Dubai imports special glacier ice from Greenland for bars and cafes, a month after COP28 summit
Patrons at upmarket bars and cafes in Dubai will soon be enjoying rare cubes of glacier ice shipped in from the North Atlantic Ocean in their drinks and iced lattes, barely a month after the country promised to do more to tackle pollution at the annual UN climate conference it hosted.
A start-up in Greenland harvests glacial ice from natural glaciers in the Arctic and exports it around 9,000 nautical miles to the UAE, according to a report in The Guardian.
In December, the United Arab Emirates (UAE) hosted the international COP28 climate summit, at which nations agreed to transition away from fossil fuels, whose use is a main driver of climate change.
Since news broke out of its new Gulf partnership, Arctic Ice’s co-founder said it had been hit by criticism from environmentalists who have accused the company of contributing to the climate crisis.
But Malik V Rasmussen said the ice, which is sourced from around Greenland’s fjords, is environmentally friendly, and that it is common on the island to use glacial ice in drinks.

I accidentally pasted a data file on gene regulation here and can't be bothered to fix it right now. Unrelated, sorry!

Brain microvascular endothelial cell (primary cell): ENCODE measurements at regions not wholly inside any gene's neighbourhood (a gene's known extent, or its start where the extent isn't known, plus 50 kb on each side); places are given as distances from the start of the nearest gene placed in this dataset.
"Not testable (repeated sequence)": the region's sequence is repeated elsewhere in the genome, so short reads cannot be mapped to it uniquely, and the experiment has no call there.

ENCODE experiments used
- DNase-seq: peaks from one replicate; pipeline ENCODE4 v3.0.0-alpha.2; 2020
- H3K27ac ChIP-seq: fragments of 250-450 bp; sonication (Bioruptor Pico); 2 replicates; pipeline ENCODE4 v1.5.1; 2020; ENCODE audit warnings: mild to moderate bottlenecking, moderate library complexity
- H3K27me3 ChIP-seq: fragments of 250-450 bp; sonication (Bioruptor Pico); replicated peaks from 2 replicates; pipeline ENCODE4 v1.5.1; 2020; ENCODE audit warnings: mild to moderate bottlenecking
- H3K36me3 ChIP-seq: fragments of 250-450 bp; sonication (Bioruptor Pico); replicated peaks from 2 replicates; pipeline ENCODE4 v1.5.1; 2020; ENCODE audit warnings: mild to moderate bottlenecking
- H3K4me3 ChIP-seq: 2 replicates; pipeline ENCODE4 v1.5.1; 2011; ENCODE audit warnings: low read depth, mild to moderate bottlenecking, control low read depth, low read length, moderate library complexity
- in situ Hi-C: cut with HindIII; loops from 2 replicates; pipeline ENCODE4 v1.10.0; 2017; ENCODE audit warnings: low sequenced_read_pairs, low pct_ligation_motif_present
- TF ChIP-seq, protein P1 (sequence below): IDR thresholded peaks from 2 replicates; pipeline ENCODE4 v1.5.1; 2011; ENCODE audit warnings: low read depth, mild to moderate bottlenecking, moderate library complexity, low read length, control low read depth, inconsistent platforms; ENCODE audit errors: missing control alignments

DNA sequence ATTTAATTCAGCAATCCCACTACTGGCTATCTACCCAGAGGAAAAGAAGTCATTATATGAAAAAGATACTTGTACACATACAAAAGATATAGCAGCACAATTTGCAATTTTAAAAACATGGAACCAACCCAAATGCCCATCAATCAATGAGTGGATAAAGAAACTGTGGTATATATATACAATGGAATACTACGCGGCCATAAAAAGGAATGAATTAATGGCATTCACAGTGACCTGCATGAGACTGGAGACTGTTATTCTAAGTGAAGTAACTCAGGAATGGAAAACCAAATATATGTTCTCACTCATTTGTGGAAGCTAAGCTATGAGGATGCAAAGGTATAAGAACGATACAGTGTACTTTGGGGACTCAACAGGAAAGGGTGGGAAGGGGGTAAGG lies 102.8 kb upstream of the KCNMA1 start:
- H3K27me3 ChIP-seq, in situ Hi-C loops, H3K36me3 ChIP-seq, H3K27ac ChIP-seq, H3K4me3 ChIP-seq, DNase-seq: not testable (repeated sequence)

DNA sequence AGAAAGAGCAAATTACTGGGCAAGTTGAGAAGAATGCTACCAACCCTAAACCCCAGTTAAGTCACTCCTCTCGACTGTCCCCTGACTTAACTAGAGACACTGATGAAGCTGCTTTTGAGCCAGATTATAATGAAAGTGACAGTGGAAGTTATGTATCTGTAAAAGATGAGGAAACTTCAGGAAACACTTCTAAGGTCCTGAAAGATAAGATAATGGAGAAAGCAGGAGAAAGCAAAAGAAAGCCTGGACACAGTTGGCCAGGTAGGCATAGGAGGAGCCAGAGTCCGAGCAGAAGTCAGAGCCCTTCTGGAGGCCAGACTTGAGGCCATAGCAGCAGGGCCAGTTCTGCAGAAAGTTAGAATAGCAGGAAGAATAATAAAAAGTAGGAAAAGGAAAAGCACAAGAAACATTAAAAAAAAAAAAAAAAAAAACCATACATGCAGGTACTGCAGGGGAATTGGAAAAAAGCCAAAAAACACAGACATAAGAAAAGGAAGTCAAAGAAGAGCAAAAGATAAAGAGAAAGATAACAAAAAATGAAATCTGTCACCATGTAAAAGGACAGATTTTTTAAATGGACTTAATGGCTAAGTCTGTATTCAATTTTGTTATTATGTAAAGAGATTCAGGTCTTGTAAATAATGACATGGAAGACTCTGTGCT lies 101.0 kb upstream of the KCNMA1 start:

The ice is formed over millennia without bubbles and melts more slowly than regular ice – a particularly desirable trait for the UAE's hot climate.
The icebergs harvested by the company have naturally broken off glaciers connected to Greenland's ice sheet.
The small company recently started exporting to the Gulf via Denmark and it hopes to pave the way for more ice sales from Greenland, whose economy has been traditionally reliant on exporting fish and tourism.
However, the UAE’s decision to import the ice will raise eyebrows amongst environmentalists who were already sceptical of the Gulf nation’s green credentials as host of COP28.
Sultan al-Jaber, who served as head of the climate conference alongside his existing role as the CEO of the Abu Dhabi National Oil Company (ADNOC), faced backlash in December after insisting that the use of fossil fuels should continue despite the climate emergency.
The UAE is among the ten top producers of oil in the world and was accused of double standards as the COP28 host and a major contributor to the fossil fuel industry.
These fears appeared to materialise when leaked documents appeared to show that the state had been hoping to use its position as host to barter oil and gas deals.
The UAE has a well-developed tourism and hospitality industry and has become a popular holiday destination.
Just last week, Dubai slashed its alcohol tax and made liquor licenses free to obtain in a bid to boost tourism.